Caves in the Southeast are treasure troves of historic artifacts that need to be protected and preserved. Our caves contain prehistoric jaguar bones, remains of salt-peter mines, thousands of Civil War signatures and Native American drawings. One of our most significant preservation projects is the Cherokee Syllabary in Howards Waterfall Cave.

Cherokee Syllabary Photo by Chris HalleenInside Howards Waterfall Cave, you will see a large steel gate built to protect a small area of the cave on the left as you exit the entrance crawl.  This area, only perhaps one hundred feet deep,  contains  panels of wall inscriptions written in the Cherokee Syllabary.  The Southern Cumberland Plateau, including the area around Trenton, Georgia, is a part of the homeland of the Cherokee, and the Syllabary was invented in the early 1800’s not far from here, by the renowned Cherokee scholar Sequoyah.  Sequoyah was born in East Tennessee but he immigrated to the Cherokee community Willstown (Ft. Payne, AL), where he began development of the Syllabary sometime after 1800; the system became the official way of writing for the tribe by formal Cherokee Nation declaration in 1828.  Within months of its adoption, a majority of Cherokee people were literate.  The Cherokee Syllabary is one of the few examples in the world of a preliterate culture intentionally creating an original and effective writing system .   There are few examples of Syllabary written close to the time of its invention, but one of those examples is here in Howard’s Waterfall Cave. It was first identified by Alan Cressler in December 2014.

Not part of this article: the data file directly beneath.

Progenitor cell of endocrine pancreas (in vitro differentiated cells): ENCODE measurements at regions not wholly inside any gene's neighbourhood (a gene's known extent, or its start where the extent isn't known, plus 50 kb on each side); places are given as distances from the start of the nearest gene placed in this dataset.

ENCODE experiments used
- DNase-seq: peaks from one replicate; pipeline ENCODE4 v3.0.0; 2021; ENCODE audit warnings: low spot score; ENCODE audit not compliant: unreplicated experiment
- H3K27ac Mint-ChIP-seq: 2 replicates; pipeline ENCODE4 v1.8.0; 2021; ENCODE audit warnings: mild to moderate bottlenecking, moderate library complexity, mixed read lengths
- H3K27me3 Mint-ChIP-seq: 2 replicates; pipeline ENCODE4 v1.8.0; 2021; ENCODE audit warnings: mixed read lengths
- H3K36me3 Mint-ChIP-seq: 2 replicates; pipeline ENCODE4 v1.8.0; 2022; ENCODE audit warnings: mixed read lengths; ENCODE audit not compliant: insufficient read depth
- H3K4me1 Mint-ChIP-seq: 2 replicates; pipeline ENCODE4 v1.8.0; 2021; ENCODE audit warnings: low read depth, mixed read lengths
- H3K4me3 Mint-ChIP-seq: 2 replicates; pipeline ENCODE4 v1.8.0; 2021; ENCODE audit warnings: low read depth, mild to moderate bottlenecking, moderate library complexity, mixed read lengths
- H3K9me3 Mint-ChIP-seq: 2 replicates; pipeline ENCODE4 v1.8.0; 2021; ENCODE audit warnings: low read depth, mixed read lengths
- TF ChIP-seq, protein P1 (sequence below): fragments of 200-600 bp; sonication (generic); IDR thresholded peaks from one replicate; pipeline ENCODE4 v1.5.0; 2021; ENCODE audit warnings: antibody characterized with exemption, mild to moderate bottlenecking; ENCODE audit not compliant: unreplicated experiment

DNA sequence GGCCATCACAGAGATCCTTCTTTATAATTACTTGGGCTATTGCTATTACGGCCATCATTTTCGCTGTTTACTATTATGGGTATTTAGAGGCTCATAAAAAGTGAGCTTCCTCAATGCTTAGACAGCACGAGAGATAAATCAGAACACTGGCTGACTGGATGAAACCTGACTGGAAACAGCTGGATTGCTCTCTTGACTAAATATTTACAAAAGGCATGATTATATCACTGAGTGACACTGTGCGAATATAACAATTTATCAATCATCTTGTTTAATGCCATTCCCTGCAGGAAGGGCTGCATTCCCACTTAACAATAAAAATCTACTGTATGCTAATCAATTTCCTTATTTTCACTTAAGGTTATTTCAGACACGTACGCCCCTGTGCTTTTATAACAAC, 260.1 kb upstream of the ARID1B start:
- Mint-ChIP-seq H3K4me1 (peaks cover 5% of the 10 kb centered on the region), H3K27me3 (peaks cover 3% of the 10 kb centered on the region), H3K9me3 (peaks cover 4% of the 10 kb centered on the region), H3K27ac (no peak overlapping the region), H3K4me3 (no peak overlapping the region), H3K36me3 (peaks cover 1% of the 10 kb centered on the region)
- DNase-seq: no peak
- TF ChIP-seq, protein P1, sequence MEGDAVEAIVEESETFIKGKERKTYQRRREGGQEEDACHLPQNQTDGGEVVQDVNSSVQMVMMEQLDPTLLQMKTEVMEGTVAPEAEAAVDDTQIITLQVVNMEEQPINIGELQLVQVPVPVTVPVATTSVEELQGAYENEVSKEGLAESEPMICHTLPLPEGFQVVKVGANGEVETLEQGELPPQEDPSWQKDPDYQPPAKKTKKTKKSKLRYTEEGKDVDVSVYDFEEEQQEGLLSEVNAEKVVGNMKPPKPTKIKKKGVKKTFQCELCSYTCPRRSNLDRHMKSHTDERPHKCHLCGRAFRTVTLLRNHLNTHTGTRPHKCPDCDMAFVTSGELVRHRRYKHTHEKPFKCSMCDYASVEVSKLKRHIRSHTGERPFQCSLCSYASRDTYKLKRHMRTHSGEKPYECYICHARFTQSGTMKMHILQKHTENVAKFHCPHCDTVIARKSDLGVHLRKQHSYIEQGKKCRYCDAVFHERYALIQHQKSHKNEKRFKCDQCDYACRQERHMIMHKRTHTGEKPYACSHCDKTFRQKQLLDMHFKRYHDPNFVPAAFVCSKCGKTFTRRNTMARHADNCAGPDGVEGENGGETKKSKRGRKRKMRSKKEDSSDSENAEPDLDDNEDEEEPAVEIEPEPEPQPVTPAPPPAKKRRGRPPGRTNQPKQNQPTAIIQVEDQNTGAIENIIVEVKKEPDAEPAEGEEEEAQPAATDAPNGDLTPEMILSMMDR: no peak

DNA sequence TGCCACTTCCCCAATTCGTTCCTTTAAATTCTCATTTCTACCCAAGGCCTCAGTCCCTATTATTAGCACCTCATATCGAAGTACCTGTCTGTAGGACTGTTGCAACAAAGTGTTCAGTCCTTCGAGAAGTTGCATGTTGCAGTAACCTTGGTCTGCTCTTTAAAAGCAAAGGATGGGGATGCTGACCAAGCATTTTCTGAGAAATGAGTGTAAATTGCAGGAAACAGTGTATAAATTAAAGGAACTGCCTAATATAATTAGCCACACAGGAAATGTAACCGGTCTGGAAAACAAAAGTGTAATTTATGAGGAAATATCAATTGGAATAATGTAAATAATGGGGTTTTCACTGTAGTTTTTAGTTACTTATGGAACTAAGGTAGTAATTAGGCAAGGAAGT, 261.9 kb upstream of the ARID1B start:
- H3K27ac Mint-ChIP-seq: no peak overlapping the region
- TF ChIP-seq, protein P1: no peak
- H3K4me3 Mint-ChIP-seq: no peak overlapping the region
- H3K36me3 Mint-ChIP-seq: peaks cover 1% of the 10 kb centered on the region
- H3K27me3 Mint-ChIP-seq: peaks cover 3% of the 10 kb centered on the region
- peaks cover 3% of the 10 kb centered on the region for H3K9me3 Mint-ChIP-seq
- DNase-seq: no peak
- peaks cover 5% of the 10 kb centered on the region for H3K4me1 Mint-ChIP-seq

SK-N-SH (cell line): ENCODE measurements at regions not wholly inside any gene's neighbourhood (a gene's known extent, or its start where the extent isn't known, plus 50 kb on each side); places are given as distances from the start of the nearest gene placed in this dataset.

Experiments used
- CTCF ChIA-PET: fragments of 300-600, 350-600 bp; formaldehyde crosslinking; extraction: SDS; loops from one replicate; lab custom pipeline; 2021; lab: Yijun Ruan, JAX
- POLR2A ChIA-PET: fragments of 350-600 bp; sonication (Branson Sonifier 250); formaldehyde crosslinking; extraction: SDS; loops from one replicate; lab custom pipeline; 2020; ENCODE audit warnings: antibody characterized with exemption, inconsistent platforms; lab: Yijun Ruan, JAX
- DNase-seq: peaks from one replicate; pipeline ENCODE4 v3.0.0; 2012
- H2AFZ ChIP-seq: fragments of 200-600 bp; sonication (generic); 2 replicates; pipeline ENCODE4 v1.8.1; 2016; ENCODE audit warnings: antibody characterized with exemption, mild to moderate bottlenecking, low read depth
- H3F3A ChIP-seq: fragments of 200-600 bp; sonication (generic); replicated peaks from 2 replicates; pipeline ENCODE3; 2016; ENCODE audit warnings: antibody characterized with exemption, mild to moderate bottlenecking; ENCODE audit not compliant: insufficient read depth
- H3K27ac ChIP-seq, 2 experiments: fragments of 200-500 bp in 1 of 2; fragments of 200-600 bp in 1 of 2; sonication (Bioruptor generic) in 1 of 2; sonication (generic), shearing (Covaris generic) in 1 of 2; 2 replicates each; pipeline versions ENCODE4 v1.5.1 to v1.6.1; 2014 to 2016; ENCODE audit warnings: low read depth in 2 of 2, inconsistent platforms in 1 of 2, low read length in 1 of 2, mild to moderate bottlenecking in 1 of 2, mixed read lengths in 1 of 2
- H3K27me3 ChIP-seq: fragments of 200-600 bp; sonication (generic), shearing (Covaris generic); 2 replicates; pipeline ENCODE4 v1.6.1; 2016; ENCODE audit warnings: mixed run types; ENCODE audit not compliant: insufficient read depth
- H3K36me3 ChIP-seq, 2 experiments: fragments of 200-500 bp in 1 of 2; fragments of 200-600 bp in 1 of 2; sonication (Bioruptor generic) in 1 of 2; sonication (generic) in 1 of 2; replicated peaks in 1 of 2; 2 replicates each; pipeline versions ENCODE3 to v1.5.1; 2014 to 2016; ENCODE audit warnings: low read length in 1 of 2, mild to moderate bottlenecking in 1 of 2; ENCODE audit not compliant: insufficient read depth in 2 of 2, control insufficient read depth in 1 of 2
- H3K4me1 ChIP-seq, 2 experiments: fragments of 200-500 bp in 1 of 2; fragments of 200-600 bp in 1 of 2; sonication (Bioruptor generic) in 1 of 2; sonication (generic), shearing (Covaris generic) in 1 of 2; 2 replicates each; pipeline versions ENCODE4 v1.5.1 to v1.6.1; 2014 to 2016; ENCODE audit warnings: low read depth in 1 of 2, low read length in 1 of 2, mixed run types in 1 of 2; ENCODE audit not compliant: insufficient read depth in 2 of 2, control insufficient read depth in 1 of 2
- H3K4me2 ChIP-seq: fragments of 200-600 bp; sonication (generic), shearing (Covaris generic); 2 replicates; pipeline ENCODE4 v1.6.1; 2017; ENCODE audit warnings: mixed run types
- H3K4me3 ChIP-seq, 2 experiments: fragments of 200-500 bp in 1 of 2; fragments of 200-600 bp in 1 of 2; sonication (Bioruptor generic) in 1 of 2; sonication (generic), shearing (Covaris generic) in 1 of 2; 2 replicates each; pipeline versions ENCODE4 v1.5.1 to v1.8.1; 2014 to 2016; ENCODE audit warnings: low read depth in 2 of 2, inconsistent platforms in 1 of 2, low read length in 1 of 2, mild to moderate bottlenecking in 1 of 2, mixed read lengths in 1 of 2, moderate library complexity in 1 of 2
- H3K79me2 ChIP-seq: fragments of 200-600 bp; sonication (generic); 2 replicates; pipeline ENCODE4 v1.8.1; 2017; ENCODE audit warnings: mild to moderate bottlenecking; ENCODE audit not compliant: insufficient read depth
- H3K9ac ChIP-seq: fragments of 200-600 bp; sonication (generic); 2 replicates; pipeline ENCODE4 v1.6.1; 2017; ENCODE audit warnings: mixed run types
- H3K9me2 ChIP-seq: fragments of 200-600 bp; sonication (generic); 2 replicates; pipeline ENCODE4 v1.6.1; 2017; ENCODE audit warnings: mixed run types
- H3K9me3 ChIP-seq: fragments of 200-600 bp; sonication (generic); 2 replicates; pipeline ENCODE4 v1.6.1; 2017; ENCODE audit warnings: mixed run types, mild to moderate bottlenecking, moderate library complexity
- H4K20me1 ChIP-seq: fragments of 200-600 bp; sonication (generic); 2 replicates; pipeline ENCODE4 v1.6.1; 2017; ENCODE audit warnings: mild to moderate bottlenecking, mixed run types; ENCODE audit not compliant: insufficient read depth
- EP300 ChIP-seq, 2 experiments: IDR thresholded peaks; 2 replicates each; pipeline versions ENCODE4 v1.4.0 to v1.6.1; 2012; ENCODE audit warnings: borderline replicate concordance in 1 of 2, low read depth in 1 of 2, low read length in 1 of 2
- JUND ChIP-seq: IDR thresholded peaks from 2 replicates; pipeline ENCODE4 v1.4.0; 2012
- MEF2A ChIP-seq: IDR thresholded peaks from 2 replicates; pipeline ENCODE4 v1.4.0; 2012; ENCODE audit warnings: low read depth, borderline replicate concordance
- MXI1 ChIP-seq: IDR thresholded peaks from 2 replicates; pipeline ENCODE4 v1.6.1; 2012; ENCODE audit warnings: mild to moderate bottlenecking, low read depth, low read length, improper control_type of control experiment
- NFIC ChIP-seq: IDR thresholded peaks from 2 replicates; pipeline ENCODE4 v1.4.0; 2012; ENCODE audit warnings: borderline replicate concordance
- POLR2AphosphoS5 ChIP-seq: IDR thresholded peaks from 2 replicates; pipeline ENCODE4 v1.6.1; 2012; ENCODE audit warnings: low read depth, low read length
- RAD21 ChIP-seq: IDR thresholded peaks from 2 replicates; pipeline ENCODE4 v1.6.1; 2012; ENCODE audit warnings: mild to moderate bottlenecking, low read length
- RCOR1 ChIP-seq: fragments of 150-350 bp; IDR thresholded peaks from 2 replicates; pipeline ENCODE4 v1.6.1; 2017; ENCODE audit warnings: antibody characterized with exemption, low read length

Before SCCi took ownership of Howards Waterfall Cave, the syllabary suffered from vandalism. The syllabary area is heavily spray painted and part of the main syllabary panel itself is obscured by paint. The section of the cave housing the syllabary has been gated to protect these important cultural resources.  Access to this section is provided to researchers and special groups with permission and escort.

The gating project was made possible by funding from the Eastern Band of Cherokee Indians, US Fish and Wildlife Service, The Conservation Fund, and Transcontinental Gas Pipeline Company.

Ongoing research on the Cherokee Syllabary is being led by Dr. Jan Simek, Distinguished Professor, Department of Anthropology, University of Tennessee-Knoxville.